The Torah relates that Yaacov wanted to marry Rochel, the daughter of Lavan, but being aware of Lavan’s sly and devious nature, he suspected that Lavan would likely switch Rochel with her older sister Leah at the wedding ceremony, so he drew up a contract with Lavan specifying his desire to marry his younger daughter Rachel. Yaacov was still not satisfied with this arrangement and devised a seemingly foolproof secret code between himself and Rachel.

However, even this proved fallible, as we see in the Torah’s account, that Lavan did in fact switch Rachel with Leah. How was this able to occur? Didn’t Yaccov have a good system in place?

The answer is, that when Rachel became aware that her sister Leah was being substituted she couldn’t bear seeing Leah exposed and embarrassed in front of all the guests. She therefore whispered the code to Leah thus giving up her first rights to marry Yaacov.

This took a great amount of courage on Rachel’s part. However, how was she able to do this at the expense of Yaacov?

Let’s first see Yaacov’s reaction to the situation. The Torah relates that he did not become enraged at Lavan; rather, he stated, “What did you do to me? Didn’t I work for Rachel? So why did you deceive me?” Lavan gave an excuse and told Yaacov he could marry Rachel in a week’s time on the condition he works for him for another seven years.

Moreover, Yaacov was not upset at Rachel for giving over the code to Leah. On the contrary, the Torah testifies that Yaacov’s love for Rachel was very deep.

Commentators explain that Yaacov wasn’t smitten with love by the physical beauty of Rachel; rather, his primary interest was in a wife who would imbue within his home and children a sense of care, compassion and sensitivity to others. When it became clear what Rachel did in order to spare her sister from embarrassment, Yaacov’s love for Rachel only intensified.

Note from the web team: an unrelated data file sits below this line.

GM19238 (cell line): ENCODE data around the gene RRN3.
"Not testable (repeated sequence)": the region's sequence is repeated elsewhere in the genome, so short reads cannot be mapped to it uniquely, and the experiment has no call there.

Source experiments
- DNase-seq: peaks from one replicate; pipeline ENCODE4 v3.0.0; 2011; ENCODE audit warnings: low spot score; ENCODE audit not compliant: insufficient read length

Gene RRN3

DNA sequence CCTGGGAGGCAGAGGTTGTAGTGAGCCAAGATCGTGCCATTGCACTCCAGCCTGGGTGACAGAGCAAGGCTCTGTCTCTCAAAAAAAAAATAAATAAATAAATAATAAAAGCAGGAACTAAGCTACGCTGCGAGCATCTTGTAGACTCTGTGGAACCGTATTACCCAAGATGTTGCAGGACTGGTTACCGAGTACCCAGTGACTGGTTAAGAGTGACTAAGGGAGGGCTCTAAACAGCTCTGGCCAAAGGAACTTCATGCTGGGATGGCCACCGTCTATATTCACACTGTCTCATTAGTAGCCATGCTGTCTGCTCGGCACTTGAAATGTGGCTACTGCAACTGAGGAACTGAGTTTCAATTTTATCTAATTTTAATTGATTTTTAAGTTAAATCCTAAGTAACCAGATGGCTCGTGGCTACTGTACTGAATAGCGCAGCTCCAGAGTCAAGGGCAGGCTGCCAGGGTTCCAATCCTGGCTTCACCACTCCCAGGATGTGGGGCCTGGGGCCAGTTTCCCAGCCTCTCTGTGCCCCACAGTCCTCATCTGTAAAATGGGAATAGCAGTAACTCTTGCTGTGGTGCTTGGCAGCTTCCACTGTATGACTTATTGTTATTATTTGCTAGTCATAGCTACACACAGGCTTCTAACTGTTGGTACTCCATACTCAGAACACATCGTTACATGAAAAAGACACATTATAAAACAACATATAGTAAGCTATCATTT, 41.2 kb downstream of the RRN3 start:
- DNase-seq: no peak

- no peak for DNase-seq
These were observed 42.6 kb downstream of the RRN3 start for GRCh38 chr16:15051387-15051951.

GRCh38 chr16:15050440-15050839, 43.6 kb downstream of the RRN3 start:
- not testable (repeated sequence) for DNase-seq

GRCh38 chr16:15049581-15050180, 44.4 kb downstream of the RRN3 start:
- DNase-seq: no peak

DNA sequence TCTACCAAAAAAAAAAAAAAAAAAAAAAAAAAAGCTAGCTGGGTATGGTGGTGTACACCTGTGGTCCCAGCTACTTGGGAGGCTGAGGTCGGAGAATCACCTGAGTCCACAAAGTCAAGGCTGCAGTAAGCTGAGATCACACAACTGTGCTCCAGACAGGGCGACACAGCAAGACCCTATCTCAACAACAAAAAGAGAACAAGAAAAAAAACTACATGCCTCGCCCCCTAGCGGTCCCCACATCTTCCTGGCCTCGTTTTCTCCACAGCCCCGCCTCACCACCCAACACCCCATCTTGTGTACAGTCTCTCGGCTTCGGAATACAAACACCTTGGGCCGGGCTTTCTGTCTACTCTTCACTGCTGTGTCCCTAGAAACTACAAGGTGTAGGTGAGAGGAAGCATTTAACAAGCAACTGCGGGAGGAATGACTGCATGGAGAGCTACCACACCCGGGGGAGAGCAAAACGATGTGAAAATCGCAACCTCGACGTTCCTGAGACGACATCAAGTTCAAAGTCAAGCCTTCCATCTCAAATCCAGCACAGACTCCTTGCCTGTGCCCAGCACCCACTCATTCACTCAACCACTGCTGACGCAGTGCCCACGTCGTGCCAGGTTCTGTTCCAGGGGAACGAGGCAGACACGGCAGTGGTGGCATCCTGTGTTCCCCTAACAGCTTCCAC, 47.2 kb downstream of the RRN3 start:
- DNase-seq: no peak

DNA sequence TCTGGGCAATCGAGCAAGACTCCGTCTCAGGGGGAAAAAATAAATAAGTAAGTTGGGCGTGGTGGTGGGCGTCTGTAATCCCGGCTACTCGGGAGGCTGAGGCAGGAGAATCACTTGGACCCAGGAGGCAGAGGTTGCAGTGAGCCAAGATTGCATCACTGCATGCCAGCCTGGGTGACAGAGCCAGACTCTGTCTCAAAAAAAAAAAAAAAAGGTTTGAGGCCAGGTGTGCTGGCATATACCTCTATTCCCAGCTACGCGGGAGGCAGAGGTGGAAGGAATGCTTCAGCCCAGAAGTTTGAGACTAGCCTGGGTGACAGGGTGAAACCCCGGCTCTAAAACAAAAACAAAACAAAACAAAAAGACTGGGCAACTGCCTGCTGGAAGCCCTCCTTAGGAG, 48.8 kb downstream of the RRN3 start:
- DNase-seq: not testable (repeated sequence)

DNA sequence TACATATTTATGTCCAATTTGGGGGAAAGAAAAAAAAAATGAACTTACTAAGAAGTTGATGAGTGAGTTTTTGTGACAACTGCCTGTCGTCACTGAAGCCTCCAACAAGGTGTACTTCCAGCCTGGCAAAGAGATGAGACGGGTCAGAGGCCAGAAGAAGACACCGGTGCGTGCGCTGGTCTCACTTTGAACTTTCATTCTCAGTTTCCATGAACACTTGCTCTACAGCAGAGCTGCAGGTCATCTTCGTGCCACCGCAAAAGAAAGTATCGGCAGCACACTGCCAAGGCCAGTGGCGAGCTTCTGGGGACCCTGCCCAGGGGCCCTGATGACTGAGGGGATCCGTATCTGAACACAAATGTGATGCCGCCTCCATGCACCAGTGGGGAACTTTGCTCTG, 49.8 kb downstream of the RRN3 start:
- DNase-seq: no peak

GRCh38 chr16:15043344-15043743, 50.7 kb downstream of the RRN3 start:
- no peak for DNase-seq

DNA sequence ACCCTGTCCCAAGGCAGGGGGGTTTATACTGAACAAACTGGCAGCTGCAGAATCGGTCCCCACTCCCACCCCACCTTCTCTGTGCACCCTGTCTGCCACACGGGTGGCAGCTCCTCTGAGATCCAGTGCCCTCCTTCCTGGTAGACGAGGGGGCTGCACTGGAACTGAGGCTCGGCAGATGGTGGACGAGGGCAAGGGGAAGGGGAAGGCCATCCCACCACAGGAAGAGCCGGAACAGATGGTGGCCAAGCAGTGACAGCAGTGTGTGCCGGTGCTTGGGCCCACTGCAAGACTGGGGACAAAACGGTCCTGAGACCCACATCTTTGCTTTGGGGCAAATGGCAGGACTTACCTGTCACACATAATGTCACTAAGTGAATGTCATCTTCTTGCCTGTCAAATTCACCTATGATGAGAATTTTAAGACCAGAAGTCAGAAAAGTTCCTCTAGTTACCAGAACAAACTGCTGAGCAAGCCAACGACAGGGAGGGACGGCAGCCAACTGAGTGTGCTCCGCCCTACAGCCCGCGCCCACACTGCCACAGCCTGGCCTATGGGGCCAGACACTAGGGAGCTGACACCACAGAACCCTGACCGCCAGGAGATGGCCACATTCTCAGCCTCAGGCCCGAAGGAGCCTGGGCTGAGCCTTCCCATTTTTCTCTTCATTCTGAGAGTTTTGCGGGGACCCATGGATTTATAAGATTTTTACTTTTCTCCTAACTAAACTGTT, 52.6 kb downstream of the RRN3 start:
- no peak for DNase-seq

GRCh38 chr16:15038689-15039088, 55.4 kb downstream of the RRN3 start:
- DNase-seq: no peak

The Torah relates that Leah’s son Reuven brought home special flowers. Rachel, who at that time was barren, asked Leah if she could have the flowers. Leah responded, “Is it not enough that you took my husband from me, you also want the flowers that my son picked for me?”

Now, how is it possible for Leah to say such a thing? After all, didn’t Rachel unselfishly give up her slot for Leah? Leah should have been indebted and grateful to Rachel, rather than taking her to task.

I came across an answer which highlights Rachel’s purity of character. From Leah’s response, we have a glimpse of how Rachel gave the code to Leah. She did it in such a convincing manner, that Leah felt that indeed she was the intended bride!

Leah was generous and caring to her sister Rachel as well. Our Sages tell us that our foremothers, Rachel and Leah were aware that between the two of them and their maidservants Bilah and Zilpah they would give birth to 12 sons. After Leah bore six sons, and Bilah and Zilpah had each borne 2 sons, the Torah relates that Leah became pregnant. Our Sages tell us Leah knew she was pregnant with a son and she prayed to G-d that it be switched to a girl. G-d listened and Dinah, a daughter, was born to Leah.

Our Sages explain Leah’s intention as follows: “If I were to have a seventh son, that would mean that all that is left for my barren sister Rachel is one son, which would be less than the two sons that each of the maidservants have. Due to Leah’s sensitivity towards Rachel, she prayed that the fetus turn into a girl and, in fact, Rachel eventually gave birth to two sons, Yosef and Binyamin.

The Torah relates that G-d ‘remembered Rachel’ and opened her womb and she became pregnant. Our Sages explain that ‘G-d remembered’ how Rachel unselfishly gave over the code to her sister and due to this magnanimous act she merited the ability to have children.

In this week’s Parsha the Torah relates a disturbing incident where Dinah, the daughter of Leah, was abducted and assaulted by a prince, Shechem the son of Chamor.

The Torah details how Dinah’s two brothers, Shimon and Levi, killed all the male inhabitants of the city of Shechem and rescued Dinah.

Dinah became pregnant by Shechem, and gave birth to a daughter named Osnath. Having her around wasn’t a good reminder of this incident, and her grandfather Yaacov gave her a gold cameo with special words written on it. She was sent off to Egypt with the angel Michael where she became the adopted daughter of Potifar the officer of the Pharoh.

Years later Yosef became viceroy of Egypt. He was very successful and handsome and Egyptian women, craving his attention, would toss personal items toward him for him to notice. Yosef, who was a Tzadik – pure and righteous, would not consider an Egyptian wife.

When Osnath threw her cameo toward Yosef he opened it and saw that it said, “I am a descendant of Yaacov.”  Eventually, Yosef married Osnath.

So as a result of Leah’s prayer for a daughter, Rachel was able to give birth to her son, Yosef. When Osnath was born due to the horrible episode that Dinah went through, little did Dinah know she was destined to become Yosef’s mother in law!

Seeing how all these events are worked out and intertwined, we see that no good deed that one does goes unnoticed by the Almighty!